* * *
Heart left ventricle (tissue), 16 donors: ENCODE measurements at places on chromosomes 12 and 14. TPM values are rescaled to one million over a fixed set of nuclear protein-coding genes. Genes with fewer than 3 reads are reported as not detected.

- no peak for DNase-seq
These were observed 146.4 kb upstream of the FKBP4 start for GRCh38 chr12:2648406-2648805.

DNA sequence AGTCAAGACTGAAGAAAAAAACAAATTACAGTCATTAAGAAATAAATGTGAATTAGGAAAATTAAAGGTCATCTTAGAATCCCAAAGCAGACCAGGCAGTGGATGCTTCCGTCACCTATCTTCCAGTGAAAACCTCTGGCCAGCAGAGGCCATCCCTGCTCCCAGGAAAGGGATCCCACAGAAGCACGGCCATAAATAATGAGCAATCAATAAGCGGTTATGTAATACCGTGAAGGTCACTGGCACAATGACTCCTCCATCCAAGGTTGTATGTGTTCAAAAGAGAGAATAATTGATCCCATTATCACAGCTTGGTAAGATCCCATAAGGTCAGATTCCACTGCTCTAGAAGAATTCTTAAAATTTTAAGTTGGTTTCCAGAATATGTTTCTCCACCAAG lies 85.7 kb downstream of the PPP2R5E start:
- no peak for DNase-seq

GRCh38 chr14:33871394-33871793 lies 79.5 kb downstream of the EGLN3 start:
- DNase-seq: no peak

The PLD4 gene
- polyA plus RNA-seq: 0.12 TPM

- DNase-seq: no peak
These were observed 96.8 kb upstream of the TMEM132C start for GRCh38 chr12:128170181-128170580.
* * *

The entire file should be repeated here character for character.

Heart left ventricle (tissue), 16 donors: ENCODE measurements at places on chromosomes 12 and 14. TPM values are rescaled to one million over a fixed set of nuclear protein-coding genes. Genes with fewer than 3 reads are reported as not detected.

- no peak for DNase-seq
These were observed 146.4 kb upstream of the FKBP4 start for GRCh38 chr12:2648406-2648805.

DNA sequence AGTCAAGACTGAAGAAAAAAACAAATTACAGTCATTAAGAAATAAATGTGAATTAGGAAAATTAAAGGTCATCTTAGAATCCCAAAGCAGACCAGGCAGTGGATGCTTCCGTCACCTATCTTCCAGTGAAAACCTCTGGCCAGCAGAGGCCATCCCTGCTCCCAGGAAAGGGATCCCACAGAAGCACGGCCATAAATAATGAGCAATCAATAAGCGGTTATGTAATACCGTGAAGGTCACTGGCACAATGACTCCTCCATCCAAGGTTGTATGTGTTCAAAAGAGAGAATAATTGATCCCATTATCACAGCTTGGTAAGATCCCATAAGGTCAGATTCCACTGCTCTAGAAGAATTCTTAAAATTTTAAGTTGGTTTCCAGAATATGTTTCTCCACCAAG lies 85.7 kb downstream of the PPP2R5E start:
- no peak for DNase-seq

GRCh38 chr14:33871394-33871793 lies 79.5 kb downstream of the EGLN3 start:
- DNase-seq: no peak

The PLD4 gene
- polyA plus RNA-seq: 0.12 TPM

- DNase-seq: no peak
These were observed 96.8 kb upstream of the TMEM132C start for GRCh38 chr12:128170181-128170580.